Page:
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RT System Advanced User Guide

by tomw — last modified Sep 28, 2007 10:14 AM
Contributors: John DeStefano

This page is intended for users who wish to use advanced RT features or learn more about the RT system.

Why Are We Using RT?

Because it is:

  • Open: Users do not need a BNL account in order to start using RT.
  • Flexible: Both the email and Web interfaces are fully integrated, and the same information can be accessed and updated by both.
  • Simple: A user can submit a ticket simply by sending an email.
  • Interoperable: Users can interact, update, and follow up with other ticket systems via emails.
  • Scalable: Any user with an email account can use RT.

Common Mistakes

The following are a few common mistakes that users tend to make while using the RT system:

Do not send "Thank you" notes

Often when a ticket has been resolved, and the assigned expert writes to let a user know that they have resolved they issue, the user may be inclined to respond with a "Thank you" message. Unfortunately, in the RT system, sending a reply to a closed ticket causes the ticket to be re-opened, and additional action is required to re-close the ticket.

Thus, please don't send a "thank you" note. While your gratitude is appreciated, once an issue has been resolved, it is assumed that "no news is good news."

Be careful when adding CC: addresses when opening a ticket

When a ticket is created, RT replies via an e-mail containing a ticket number in the subject. From this point forward, any RT email correspondence containing this ticket number will be added to the original ticket history, so that all replies and relevant information can be recorded properly.

Users sometimes create a ticket via email, and carbon-copy (CC:) it to other people in order to inform them of an issue. Those individuals will receive the original email, plus an additional email from RT, which will contain a ticket number, once assigned.

If the CC:ed users respond to the email generated by RT, their updates and comments will appear properly in the ticket history. However, if they respond instead to the original email, which was not generated by RT and did not include the RT ticket number, the result will be that:

  • RT will create a new ticket from their response.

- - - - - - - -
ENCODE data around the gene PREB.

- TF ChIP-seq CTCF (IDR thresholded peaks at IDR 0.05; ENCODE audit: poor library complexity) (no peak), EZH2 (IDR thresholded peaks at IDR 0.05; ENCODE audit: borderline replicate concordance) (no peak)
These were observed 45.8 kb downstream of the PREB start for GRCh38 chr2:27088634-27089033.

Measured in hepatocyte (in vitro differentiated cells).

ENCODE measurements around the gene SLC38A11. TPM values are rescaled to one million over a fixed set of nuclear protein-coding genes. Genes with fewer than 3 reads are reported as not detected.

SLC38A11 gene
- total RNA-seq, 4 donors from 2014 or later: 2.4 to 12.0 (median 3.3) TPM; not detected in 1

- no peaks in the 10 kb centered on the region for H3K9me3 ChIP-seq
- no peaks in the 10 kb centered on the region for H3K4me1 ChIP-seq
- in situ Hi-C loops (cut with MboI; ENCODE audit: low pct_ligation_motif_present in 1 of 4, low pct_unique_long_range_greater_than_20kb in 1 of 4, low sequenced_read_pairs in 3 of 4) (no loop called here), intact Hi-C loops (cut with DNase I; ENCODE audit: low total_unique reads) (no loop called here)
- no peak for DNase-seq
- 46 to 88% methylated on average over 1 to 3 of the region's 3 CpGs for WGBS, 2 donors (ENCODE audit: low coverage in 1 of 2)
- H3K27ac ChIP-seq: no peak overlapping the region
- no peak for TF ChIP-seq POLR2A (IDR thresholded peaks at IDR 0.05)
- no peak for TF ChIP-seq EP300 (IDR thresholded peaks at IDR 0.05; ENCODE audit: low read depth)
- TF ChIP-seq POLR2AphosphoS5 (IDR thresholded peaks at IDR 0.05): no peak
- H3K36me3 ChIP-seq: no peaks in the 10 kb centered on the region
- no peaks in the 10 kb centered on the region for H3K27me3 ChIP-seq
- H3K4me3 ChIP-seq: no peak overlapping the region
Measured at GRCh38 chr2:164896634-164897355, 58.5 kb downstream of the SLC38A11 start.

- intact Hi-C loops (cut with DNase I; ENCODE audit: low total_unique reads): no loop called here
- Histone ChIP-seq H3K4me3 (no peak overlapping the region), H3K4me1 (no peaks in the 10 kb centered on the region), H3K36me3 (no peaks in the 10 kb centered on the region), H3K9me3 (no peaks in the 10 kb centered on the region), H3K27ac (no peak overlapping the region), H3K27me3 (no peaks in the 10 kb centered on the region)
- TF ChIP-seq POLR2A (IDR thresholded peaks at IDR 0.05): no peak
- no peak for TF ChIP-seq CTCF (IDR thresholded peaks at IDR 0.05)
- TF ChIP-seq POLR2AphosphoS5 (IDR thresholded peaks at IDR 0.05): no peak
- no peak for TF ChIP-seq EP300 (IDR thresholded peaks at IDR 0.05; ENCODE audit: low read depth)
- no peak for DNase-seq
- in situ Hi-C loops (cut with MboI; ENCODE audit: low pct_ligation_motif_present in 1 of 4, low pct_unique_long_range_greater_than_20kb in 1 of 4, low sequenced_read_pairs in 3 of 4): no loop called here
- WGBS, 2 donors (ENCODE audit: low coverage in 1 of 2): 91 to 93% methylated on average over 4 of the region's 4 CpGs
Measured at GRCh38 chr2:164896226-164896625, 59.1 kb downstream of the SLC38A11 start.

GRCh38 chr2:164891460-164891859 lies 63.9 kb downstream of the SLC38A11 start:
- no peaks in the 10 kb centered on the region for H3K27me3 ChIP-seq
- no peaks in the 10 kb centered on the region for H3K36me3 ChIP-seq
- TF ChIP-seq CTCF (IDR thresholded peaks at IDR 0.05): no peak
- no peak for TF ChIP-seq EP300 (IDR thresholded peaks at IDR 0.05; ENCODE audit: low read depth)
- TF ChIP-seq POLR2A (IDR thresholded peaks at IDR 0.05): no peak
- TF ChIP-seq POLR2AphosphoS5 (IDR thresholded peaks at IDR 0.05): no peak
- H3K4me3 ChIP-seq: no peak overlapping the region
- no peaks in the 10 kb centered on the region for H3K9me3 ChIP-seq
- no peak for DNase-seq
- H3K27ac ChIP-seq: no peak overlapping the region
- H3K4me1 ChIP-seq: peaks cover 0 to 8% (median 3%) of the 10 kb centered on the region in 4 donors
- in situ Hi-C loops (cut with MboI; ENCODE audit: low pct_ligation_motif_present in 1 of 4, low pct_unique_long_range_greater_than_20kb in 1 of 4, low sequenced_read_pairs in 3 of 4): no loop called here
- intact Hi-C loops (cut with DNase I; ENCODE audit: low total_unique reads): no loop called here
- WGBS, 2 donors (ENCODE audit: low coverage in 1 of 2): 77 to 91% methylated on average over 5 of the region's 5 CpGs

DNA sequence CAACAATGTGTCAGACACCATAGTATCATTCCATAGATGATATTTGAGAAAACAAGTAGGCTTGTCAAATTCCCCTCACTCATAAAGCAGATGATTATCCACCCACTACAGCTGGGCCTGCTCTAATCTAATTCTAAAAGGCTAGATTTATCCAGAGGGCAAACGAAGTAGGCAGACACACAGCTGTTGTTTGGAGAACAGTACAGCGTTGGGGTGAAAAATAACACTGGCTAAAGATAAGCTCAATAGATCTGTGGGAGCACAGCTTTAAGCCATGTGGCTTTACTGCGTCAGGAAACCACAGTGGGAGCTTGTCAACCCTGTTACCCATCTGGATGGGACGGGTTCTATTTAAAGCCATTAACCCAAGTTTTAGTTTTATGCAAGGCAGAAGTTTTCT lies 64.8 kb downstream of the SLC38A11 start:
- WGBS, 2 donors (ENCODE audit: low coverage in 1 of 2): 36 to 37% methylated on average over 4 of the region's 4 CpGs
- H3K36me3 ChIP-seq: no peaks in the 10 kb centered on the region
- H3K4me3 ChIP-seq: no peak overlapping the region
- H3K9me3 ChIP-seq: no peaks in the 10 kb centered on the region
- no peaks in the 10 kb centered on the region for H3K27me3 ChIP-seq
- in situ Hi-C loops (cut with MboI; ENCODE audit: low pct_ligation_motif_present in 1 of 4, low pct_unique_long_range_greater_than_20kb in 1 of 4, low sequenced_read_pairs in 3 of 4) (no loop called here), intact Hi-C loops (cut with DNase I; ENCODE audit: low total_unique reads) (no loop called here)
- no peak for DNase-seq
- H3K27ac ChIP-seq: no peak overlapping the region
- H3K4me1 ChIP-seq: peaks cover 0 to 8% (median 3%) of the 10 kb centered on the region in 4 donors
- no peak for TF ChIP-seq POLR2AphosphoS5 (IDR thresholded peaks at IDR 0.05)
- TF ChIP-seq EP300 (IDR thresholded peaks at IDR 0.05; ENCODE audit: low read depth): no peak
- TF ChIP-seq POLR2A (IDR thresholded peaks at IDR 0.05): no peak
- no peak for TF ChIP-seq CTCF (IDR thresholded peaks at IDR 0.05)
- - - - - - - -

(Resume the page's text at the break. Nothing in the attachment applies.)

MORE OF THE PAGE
• The new ticket, and the information it contains, will not be included in the original ticket history
These problems can be corrected, but not without manual investigation and intervention by RT administrators.

If you would like to ensure that any updates or comments made by those copied in your RT ticket remain with that ticket, please do the following:

  1. Create an RT ticket without including any CC: recipients.
  2. Once RT responds to your ticket request with a ticket number, you may then include any CC: recipients in a reply to RT.

As a result, all related comments will be recorded against the proper ticket history, and the CC: recipients will be included in any communications related to the ticket.

Do not forward quoted messages to RT

Users often collaborate about an issue via email and, once they are convinced of the legitimate nature of the issue, forward their email thread to the RT system with an annotation (such as "Please look into this issue").

Most email client applications prepend a greater-than (>) character to denote quoted and forwarded text. In order to regulate the size and readability of ticket histories, the RT system removes quoted lines from incoming email. As a result, forwarded messages are discarded by the RT system.

In order to add quoted or forwarded email notes to an RT ticket, remove any greater-than characters from the email body before sending it on to the RT system.

Do not use your browser's Back and Forward buttons when using the RT web interface

You may be tempted to use the Back and Forward buttons to navigate between RT menus, tickets, and other objects. However, your browser should warn you against doing this, and rightly so: even if this method of navigation seems to work, it may not properly display RT's dynamic data.

If you use the browser buttons instead of navigating properly between objects, the objects you're visiting may not display any updates since your last visit, not display a page properly, or produce undesirable results (such as multiple, repeated postings of a single reply or comment). Please use RT's menus to navigate the interface.

Do not use your browser's Refresh buttons after posting a reply or comment

Along the same lines as navigating the RT site with your browser's buttons, you'll want to avoid "refreshing" page content with the browser's Refresh button, specifically after you've used your browser to add a reply or comment to a ticket. By clicking "Refresh" after adding correspondence, you'll be adding the same exact response or comment to the ticket again, creating duplicate entries. Once replies and comments are added to a ticket history, they cannot be removed, even if they are duplicates.

The most effective way of refreshing a ticket page to view its latest content is to click the Display link, beneath the ticket number in the left-hand column of the page.

Additional Information

For more information about RT in general, visit RT Frequently Asked Questions and the RT home page.

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